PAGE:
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Our daily roundup of San Diego’s most important stories (Monday-Friday)
How your water bill is subsidizing golf courses, how the public can take back the stadium debate and other quick news hits.
While San Diego water customers have watched rates increase year after year, one subgroup has been sheltered from the hikes: golf courses and other companies that tap into the city’s purple pipe system.
“Purple pipe rates haven’t gone up at all since 2001,” Ry Rivard reports. “That means regular water users have been propping up that system and its low rates by paying tens of millions of dollars over the past dozen years in subsidies.”
The city’s moving to increase purple pipe rates, but ultimately the fees would still be lower than other customers’ — it’s not the same quality water after all — and the subsidies would continue.
As civic leaders move heaven and earth to try to appease the Chargers, they’ve sidestepped entirely the question of whether public money for a new stadium is a good idea.
“Officials’ arrogance in dismissing the electorate is stunning but not surprising,” writes Bob Stein, a retired ad exec, in a commentary for us. “They seem to believe they’re immunized from consequences by promising San Diegans a chance to vote on a funding plan.”
So what can residents do to re-enter the debate and potentially change the outcome? Launch an ad campaign, says Stein.
• The NFL’s owners meeting is coming up in Chicago. Before the full meeting, they’ll get status updates on stadium projects in Oakland, San Diego, St. Louis and Los Angeles. (Los Angeles Times)
San Diego’s three amigos – County Supervisor Ron Roberts, City Attorney Jan Goldsmith and Mayor Kevin Faulconer – will update us on our own stadium progress at noon today at a press conference overlooking the Q.
No elected officials traveled to Chicago. The mayor’s chief of staff described it as “a very short update meeting to the [relocation committee]” and said it would last 45 minutes.
The best we might hope for is a revealing finally of San Diego’s financing plan for a new stadium – the one they think could win over voters.
• The California Coastal Commission has long had a rule that everyone, regardless of income, should be able to find affordable lodging along the coast. But the commission’s had mixed success as the hotel landscape has shifted. (Union-Tribune)
• The cross-border bridge connecting directly to Tijuana’s A.L. Rodríguez International Airport is set to open in December. (Union-Tribune)
• The temporary fire station in Skyline is expected to open on Thursday. We’ve followed the city’s efforts to boost emergency response in several communities, which have already had a positive impact on San Ysidro and Encanto.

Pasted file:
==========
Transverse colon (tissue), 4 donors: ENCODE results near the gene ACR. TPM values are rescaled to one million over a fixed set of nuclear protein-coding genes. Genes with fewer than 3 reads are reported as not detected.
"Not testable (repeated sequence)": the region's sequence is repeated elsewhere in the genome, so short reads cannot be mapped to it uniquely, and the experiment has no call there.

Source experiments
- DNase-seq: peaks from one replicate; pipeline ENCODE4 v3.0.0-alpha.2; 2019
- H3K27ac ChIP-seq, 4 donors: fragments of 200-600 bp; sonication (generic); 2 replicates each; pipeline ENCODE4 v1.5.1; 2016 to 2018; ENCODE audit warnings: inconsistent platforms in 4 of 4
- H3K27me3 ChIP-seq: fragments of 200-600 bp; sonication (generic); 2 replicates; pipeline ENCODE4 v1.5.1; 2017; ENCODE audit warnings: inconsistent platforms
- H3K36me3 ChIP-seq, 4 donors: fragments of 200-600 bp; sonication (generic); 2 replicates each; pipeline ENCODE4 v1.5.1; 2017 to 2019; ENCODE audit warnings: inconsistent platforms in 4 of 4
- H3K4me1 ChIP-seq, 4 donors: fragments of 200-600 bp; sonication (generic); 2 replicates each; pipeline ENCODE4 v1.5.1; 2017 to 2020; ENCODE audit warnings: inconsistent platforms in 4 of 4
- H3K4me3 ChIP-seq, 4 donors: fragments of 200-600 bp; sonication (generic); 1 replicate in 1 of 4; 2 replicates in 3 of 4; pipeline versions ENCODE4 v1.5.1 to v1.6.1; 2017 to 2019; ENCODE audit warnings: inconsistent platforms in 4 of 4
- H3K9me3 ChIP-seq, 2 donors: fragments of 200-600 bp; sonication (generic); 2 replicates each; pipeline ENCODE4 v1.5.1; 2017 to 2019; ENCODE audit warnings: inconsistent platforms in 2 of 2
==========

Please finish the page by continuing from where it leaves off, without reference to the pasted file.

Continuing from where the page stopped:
• The San Francisco Chronicle profiles a San Diego man named John Gibson, who was left with irreversible brain damage after a drug binge at UC Berkeley. The wrenching story lays out his family’s experience with providing his care at home.
• Oceanside Unified School District is considering a partnership with the prestigious Orange County School of the Arts, a Santa Ana school that might inject a little life into Jefferson Middle School. (Union-Tribune)
• And for students a few grade levels up, UCSD is launching a program to help grad students shift out of academia and get hired in areas outside of their field of study. (Union-Tribune)
• Hospitals all over the country are facing the daunting new risk of penalties by Medicare for having too many readmissions. The Union-Tribune delves into Scripps Health’s current programs to help patients stay healthy after they leave the hospital.
• Sydney Seau paid tribute to her father, ex-Charger Junior Seau, at his posthumous induction into the Pro Football Hall of Fame this weekend. A modification to the Hall of Fame’s rules allowed her to participate, but not to deliver the speech she wanted to. Instead, she recorded that speech and the New York Times posted the video online just hours before the ceremony.
• How to piss off a San Diego Chargers fan. (Union-Tribune)
• A video of a San Diego pier fisherman catching a drone flying overhead went somewhat viral over the weekend, thanks to the blog Gizmodo. San Diego’s at the forefront of innovation in the drone industry, which we covered during our quest last year.
Catherine Green is deputy editor at Voice of San Diego. She handles daily operations while helping to plan new long-term projects. You can contact her directly email@example.com or 619.550.5668. Follow her on Twitter:@c_s_green.
Partner Voices is a paid promotion that showcases the work of local nonprofits and volunteer opportunities in the community.
On Monday, Aug. 17, you can join VOSD CEO Scott Lewis, reporter Andrew Keatts and other local VIPs as they jump off the Ocean Beach Pier in support of the San Diego Junior Lifeguards. The annual pier jump helps raise money for the Water Proofing San Diego Initiative that teaches swimming and water safety to local children.
You can help by donating to the San Diego Junior Lifeguard Foundation directly or, you can join in the fun and jump off the Ocean Beach Pier with a donation of $75. You must be at least 18 years old and a strong ocean swimmer – you have to swim back to the beach which is between 500-1,000 yards. Get more event details here. To find out more about San Diego Junior Lifeguards, read their Partner Voices story.
Read more Partner Voices stories here and learn about all the great work local nonprofits are doing in our community.